If average global temperatures rise by 3 degrees through 2100, the Chinese city of Shanghai will likely face the risk of severe flooding, turning the 17 million people living in the area into climate refugees. Even if China becomes the world’s most powerful country around 2049, according to its current plan, that historical accomplishment will be rendered nearly moot by the climate catastrophe.

Over the past 10 or 20 years, the impending climate catastrophe has dramatically changed the paradigm of the world’s progressives. In the 20th century, the left shared the right’s obsession with “development.” That can even be seen on the divided Korean Peninsula: heavy industry-focused industrialization was achieved earlier in North Korea than in South Korea.

But now, progressives are forced to call for restrictions on total global production along with the development of less-developed areas and a more equitable distribution of the fruits of industrialization: in short, degrowth on a global scale. While areas that have been hitherto robbed of opportunities for development have the right to their share of those opportunities, already industrialized regions need to share its fruits more equally with other regions and to freeze or reduce total production in recognition of the climate crisis and other ecological issues.

S. Korea needs to apply principles of “degrowth”

One of the countries that has already achieved a high degree of industrialization, a country that needs to apply this concept of degrowth, is South Korea.

Korea’s swing to neoliberalism took place 17 years later than in the US. Korea hasn’t even seen a definite hollowing out of its manufacturing sector, as the US has. That has fortunately enabled Korea to avoid social breakdown on the same scale as the US.

But that doesn’t mean Korea can afford to be complacent. While the percentage of the population exposed to hunger isn’t as high as in the US, about 8% of Korean high school students sometimes had to skip a meal even before the COVID-19 pandemic. Now, these vulnerable groups find themselves in an even worse situation.

In an era when Western hegemony is waning, Korea and other emerging industrial societies in Asia have become the new center of the world. But the massive improvement in Korea’s international status isn’t enough to bring happiness to the Korean masses.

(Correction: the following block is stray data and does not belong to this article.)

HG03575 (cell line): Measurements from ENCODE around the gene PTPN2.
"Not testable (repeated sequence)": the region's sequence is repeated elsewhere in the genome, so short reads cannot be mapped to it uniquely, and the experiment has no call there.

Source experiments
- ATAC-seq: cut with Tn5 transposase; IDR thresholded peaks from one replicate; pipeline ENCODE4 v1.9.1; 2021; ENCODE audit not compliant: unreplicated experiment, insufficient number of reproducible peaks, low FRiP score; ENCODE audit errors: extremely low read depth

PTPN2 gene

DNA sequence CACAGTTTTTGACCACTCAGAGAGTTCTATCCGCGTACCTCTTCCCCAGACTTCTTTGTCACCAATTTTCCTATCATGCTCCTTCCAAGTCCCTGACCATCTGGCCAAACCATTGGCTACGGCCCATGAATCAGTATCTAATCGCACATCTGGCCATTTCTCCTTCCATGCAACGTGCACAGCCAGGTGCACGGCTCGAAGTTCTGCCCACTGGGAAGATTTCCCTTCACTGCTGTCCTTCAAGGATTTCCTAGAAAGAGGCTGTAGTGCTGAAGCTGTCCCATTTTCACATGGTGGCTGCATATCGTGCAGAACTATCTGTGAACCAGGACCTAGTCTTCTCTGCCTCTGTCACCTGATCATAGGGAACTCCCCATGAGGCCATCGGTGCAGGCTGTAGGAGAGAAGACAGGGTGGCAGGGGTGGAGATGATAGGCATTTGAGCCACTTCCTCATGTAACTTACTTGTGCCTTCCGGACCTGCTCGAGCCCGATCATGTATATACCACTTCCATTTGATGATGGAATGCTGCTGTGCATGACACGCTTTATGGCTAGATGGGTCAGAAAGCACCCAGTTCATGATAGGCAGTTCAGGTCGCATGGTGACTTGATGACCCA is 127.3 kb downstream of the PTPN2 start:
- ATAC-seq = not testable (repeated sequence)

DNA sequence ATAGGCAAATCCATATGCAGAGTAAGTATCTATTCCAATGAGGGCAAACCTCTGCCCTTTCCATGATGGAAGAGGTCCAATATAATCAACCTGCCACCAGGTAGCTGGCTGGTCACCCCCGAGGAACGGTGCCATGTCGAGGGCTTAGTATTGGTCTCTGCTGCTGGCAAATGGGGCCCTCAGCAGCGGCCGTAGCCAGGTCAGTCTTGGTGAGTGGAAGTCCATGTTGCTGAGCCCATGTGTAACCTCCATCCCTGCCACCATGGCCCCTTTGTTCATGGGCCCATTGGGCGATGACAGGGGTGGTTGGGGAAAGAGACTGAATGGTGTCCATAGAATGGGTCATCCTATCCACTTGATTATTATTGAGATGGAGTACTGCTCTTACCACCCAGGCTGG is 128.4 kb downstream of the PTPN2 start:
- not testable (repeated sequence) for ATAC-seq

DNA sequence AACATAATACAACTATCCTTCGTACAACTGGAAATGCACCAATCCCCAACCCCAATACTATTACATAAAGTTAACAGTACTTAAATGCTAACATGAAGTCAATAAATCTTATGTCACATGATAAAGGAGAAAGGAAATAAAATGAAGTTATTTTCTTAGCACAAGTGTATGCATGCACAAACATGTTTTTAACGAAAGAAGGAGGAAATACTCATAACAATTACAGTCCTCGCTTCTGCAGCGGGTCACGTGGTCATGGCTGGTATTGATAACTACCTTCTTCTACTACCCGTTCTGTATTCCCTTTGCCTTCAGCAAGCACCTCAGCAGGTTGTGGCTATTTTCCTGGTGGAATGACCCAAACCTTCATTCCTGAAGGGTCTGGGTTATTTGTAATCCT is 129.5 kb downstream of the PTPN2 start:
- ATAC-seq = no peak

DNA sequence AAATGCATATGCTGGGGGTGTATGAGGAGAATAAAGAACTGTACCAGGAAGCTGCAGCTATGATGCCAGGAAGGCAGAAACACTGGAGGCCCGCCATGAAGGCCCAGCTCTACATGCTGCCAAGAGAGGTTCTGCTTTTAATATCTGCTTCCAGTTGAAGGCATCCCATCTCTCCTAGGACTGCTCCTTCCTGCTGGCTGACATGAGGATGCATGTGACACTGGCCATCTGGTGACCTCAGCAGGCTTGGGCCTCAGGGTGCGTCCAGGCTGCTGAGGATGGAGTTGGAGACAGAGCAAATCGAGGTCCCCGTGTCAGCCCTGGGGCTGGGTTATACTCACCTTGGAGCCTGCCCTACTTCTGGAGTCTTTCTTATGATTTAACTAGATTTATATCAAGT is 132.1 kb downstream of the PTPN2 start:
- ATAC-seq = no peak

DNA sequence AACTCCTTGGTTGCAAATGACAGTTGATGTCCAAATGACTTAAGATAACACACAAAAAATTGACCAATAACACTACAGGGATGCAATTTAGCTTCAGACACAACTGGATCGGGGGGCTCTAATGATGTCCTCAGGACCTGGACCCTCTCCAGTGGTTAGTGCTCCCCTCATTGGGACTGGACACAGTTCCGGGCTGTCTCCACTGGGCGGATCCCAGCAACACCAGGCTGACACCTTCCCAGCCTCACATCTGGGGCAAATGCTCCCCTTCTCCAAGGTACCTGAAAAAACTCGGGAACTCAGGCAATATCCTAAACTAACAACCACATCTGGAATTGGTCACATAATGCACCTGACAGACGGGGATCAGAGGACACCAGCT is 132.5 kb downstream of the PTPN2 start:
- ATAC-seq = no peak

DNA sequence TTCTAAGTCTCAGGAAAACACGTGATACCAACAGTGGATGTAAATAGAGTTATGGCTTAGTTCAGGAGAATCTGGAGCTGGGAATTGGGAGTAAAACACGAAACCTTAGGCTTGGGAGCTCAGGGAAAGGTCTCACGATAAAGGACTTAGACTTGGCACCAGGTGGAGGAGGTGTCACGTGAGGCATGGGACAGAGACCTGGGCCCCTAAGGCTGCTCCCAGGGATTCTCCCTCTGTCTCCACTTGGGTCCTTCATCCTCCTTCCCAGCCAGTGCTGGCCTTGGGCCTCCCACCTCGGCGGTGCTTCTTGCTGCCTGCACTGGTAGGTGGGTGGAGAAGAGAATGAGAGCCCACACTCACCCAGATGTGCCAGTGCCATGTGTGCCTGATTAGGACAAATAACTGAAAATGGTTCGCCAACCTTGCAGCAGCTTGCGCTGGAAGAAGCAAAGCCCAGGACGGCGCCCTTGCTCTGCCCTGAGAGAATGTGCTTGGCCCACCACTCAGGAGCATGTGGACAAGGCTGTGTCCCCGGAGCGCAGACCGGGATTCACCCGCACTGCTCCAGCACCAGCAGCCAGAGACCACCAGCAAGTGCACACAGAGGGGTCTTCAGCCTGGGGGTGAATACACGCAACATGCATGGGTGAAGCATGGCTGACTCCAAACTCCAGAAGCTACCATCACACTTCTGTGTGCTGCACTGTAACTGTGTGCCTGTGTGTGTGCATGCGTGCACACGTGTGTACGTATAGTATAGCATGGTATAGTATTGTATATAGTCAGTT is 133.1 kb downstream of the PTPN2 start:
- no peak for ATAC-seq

The urgency of action on climate change

While the wealthy and middle classes have money to spare, housing prices continue to skyrocket. And in contrast with Korea’s greatly improved international prestige, this manufacturing powerhouse isn’t fulfilling its international obligations related to climate action.

The swindler Lee Myung-bak — who should never have become Korean president — started promising “low-carbon green growth” 12 years ago, but the reality is the exact opposite. Korea’s greenhouse gas emissions have continued to rise; today, it’s the world’s 7th biggest emitter. Korea’s per capita emissions are even higher than Japan’s or Germany’s, countries with a similar industrial structure.

The Climate Change Performance Index 2020, produced by Germanwatch, NewClimate Institute, and Climate Action Network International, ranked Korea 58th (26.75) among the 61 major industrial states. That was nearly as low as the US (18.60), which is failing in nearly every respect.

As Korea becomes one of the key global countries in the Asian Era, it won’t be able to bring its own citizens happiness or serve as an example to the outside world unless it moves away from the American model of neoliberalism and toward an eco-friendly welfare state. It is now, as one era draws to a close, that we need to give serious thought to the long-term vision of transitioning to a Korean model of the ecological welfare state.

By Pak Noja, professor Korean Studies at the University of Oslo

Please direct comments or questions to [english@hani.co.kr]